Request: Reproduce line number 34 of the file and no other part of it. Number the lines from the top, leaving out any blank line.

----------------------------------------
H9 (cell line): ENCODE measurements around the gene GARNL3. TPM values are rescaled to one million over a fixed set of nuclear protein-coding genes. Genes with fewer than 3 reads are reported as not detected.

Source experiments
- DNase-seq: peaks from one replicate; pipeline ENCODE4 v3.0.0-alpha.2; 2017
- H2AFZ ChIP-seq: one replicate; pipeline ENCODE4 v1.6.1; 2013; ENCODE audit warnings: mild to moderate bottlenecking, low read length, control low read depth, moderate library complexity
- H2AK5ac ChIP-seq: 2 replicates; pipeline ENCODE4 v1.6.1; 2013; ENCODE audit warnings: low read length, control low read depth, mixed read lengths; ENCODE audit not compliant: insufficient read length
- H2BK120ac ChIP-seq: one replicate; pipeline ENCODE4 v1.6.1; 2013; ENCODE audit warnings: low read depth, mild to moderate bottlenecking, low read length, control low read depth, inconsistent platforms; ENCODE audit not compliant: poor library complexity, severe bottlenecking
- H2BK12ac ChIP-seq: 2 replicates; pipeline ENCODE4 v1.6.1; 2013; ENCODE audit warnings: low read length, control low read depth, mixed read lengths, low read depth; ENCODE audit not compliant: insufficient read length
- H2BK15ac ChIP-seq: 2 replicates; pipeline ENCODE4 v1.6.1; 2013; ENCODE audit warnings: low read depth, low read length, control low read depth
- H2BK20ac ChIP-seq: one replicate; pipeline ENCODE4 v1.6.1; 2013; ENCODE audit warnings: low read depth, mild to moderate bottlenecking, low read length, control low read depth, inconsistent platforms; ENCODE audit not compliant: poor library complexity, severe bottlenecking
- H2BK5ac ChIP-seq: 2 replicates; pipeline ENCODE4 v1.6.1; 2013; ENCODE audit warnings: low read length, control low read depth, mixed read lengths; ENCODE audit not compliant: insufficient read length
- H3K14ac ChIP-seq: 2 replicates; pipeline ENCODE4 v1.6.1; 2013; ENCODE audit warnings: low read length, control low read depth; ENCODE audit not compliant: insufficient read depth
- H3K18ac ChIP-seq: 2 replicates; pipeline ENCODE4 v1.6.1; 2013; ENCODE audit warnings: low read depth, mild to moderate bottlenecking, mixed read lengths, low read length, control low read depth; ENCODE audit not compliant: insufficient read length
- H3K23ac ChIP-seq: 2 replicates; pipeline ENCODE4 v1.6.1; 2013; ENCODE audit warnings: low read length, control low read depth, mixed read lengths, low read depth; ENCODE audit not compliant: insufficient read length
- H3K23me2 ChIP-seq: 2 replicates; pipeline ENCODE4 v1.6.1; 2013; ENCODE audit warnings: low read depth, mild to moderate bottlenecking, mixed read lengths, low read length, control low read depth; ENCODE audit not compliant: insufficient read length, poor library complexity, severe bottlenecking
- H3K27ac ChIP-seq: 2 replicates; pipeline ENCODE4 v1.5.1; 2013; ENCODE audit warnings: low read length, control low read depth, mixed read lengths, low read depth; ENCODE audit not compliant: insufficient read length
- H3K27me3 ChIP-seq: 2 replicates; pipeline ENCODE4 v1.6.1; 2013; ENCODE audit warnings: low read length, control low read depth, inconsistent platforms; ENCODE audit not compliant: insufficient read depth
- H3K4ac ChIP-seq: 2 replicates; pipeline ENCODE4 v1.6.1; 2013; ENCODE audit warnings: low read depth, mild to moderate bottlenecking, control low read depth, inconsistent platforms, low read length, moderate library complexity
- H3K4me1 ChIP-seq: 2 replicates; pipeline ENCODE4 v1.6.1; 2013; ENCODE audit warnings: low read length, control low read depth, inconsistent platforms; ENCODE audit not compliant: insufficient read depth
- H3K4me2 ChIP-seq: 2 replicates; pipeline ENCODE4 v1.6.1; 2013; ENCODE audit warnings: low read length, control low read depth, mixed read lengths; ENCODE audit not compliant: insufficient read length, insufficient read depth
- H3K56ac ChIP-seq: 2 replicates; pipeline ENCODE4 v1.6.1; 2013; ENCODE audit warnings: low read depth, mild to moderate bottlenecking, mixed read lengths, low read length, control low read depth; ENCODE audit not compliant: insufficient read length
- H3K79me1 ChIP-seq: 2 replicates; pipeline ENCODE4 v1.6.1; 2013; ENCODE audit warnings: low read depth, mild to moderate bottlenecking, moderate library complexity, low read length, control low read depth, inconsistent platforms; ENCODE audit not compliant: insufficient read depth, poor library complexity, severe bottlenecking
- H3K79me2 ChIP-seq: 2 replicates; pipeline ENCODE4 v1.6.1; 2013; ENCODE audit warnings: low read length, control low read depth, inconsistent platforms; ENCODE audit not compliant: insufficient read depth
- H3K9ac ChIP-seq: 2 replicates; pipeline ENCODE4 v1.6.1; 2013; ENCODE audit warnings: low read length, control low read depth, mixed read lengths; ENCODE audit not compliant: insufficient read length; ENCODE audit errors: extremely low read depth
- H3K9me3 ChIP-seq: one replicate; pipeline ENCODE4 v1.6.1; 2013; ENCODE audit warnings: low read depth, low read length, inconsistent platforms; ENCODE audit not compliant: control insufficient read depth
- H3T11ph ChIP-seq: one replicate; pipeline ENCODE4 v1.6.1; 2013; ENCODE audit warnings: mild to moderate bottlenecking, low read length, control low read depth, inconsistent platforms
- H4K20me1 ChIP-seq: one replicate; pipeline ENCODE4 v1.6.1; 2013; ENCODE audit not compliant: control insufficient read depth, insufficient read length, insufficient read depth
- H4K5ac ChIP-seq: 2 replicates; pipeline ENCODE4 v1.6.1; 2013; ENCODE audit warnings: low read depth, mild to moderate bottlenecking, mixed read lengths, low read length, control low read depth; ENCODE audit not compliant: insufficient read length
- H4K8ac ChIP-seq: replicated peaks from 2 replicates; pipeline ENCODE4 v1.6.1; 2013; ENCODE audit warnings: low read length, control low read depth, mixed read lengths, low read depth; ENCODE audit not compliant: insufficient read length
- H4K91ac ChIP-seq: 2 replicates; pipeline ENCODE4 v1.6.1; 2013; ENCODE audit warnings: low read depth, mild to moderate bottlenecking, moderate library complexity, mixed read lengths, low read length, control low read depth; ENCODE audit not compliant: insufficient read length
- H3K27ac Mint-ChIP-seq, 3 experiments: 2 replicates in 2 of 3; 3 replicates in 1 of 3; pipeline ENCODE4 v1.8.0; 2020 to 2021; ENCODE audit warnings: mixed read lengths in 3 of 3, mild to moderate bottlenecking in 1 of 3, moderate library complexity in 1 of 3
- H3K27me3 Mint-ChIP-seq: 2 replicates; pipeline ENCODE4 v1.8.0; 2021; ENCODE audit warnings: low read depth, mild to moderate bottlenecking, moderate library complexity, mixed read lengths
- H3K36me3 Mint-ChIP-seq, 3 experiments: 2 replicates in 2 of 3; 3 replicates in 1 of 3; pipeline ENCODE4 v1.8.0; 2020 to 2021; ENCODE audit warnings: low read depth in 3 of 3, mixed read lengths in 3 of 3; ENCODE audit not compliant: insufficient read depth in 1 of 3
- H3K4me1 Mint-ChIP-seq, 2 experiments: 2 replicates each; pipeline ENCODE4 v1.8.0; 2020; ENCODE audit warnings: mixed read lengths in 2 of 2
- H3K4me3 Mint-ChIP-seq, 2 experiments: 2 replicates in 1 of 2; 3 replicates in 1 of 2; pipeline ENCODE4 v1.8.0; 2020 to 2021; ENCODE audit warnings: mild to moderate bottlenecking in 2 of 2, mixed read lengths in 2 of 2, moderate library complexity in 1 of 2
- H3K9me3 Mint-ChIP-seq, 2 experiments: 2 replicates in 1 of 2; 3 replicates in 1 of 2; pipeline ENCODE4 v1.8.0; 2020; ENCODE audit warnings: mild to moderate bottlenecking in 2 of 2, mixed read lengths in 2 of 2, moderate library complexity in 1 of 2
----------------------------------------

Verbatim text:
- H3K4me3 Mint-ChIP-seq, 2 experiments: 2 replicates in 1 of 2; 3 replicates in 1 of 2; pipeline ENCODE4 v1.8.0; 2020 to 2021; ENCODE audit warnings: mild to moderate bottlenecking in 2 of 2, mixed read lengths in 2 of 2, moderate library complexity in 1 of 2